Hierarchy Selector Control

Easily Build Option Trees Like the IE's Advanced Options and Explorer's Folder Options

Hierarchy Selector Tree Control Demonstration

The Hierarchy Selector control is an enhanced COMCTL32.OCX TreeView control which allows you to easily create option dialogs like the Win98 Folder Options dialog and the Internet Explorer Advanced option dialog. In addition to this, it also provides methods which allow you display a hierarchy of options to the user and allow them to easily select the items of interest.

This Section May Be Out Of Date

The control also demonstrates how to do a number of other things with the TreeView control which aren't available in the standard version:

  • Make a Node Bold
  • Apply selection tracking (where a node highlights as the user moves the mouse over)
  • Get Full-Row selection in the treeview control
  • Make a Node look like it has been cut (dithered icon)
  • Change the background and foreground colours of the TreeView
  • Expand TreeView Nodes with a single click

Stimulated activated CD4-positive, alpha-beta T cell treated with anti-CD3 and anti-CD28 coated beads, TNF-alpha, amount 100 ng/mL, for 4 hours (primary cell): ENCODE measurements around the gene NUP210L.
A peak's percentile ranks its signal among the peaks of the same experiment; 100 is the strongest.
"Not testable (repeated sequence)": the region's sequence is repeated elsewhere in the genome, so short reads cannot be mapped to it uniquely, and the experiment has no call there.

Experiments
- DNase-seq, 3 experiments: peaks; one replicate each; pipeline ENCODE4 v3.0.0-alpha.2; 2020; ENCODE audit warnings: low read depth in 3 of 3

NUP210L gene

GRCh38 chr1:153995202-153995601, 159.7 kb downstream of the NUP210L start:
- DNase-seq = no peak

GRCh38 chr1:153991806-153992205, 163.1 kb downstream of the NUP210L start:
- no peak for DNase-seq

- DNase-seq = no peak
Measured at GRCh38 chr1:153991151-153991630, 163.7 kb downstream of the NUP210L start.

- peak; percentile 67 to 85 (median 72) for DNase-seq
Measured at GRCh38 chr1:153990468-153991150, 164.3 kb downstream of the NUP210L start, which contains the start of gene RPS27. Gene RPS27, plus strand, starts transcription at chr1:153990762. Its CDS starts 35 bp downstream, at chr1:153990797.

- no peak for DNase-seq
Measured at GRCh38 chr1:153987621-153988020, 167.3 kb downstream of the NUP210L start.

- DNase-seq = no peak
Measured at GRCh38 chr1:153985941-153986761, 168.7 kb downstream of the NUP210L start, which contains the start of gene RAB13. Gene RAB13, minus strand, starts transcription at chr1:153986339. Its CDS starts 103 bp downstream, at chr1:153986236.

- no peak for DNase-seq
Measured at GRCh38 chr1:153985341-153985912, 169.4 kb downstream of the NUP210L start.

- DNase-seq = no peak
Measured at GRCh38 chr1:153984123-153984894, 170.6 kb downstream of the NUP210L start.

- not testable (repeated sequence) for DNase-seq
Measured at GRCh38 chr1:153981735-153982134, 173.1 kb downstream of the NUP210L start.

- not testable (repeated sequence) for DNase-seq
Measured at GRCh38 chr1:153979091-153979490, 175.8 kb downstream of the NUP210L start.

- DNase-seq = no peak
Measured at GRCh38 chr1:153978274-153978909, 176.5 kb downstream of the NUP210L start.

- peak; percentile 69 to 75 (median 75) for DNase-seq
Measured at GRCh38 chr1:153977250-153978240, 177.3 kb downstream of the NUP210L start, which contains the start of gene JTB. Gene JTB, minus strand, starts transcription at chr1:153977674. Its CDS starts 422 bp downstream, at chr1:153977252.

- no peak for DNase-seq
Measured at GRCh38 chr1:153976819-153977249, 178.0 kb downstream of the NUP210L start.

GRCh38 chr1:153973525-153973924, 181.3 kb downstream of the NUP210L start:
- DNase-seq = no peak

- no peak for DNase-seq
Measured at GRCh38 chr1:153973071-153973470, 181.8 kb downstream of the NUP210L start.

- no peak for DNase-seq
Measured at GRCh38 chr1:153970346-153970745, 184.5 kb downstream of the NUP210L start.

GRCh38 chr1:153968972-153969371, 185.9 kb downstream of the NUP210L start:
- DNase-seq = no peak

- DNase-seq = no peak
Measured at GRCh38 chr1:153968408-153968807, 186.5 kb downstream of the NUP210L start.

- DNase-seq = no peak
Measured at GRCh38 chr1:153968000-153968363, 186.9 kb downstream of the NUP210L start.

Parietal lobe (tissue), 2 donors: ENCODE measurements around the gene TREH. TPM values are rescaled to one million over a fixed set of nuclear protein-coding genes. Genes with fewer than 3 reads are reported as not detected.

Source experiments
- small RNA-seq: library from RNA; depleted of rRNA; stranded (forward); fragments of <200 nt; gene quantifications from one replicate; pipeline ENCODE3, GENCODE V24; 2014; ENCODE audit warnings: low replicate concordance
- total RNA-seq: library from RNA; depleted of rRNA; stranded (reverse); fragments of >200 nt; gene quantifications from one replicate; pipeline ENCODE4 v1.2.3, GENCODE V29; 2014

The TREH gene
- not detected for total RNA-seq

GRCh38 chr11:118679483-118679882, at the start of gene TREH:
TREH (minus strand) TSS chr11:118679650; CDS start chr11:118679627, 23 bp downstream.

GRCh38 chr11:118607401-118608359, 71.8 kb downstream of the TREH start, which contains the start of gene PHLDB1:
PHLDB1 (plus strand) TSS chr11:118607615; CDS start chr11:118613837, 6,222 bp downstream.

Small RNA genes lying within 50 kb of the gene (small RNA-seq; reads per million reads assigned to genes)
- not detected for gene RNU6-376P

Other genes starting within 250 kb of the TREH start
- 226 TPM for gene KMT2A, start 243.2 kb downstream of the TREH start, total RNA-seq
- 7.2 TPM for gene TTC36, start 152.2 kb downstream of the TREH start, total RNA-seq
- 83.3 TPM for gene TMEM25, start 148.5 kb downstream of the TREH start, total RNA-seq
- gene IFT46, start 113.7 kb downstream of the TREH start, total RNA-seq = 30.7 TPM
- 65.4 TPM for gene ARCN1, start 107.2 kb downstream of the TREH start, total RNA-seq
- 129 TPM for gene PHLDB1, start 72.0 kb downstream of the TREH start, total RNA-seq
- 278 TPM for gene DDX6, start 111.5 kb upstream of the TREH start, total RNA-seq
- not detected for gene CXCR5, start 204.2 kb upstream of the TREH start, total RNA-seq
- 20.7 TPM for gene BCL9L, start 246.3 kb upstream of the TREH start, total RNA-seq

• Tile a bitmap into the background of the TreeView.

Hierarchical Options

Often there is a hierachy or drill-down in the data your user must choose from. For example, an application which allows users to choose from geographical regions could show a hierarchy like this:

Continents > Countries > Counties/States > Cities

The idea of the hierarchical selector is to allow the user to select information at any level of drill-down from the top. So for the hierarchy above, if the user wanted to concentrate only on Liverpool in the UK, a large number of unwanted cities can be eliminated at the continent level.

To see this in pictures, the following sequence shows a selector for an imaginary banking application where data is categorised against a hierarchy of sectors:

All Items Included

In the initial state, all items are included.

Nothing included

By clicking off the "All Sectors" item at the head of the list, the control automatically toggles all the children in the hierarchy. Likewise, if you were to click on the Banking sector, it would toggle the states of all the children of the Banking sector.

Partial Selection

Sophisticated searches can be easily entered by the user this way. In this case, the user has de-selected a single sub-sector of the Autos sector. The control correctly represents the situation by showing that both the Autos and the All Sectors items have some element of partial selection.


That's it for the article. The control itself is quite simple in implementation, since it simply extends the standard TreeView control. However, it has proved useful in my projects - I hope it will be useful for you too.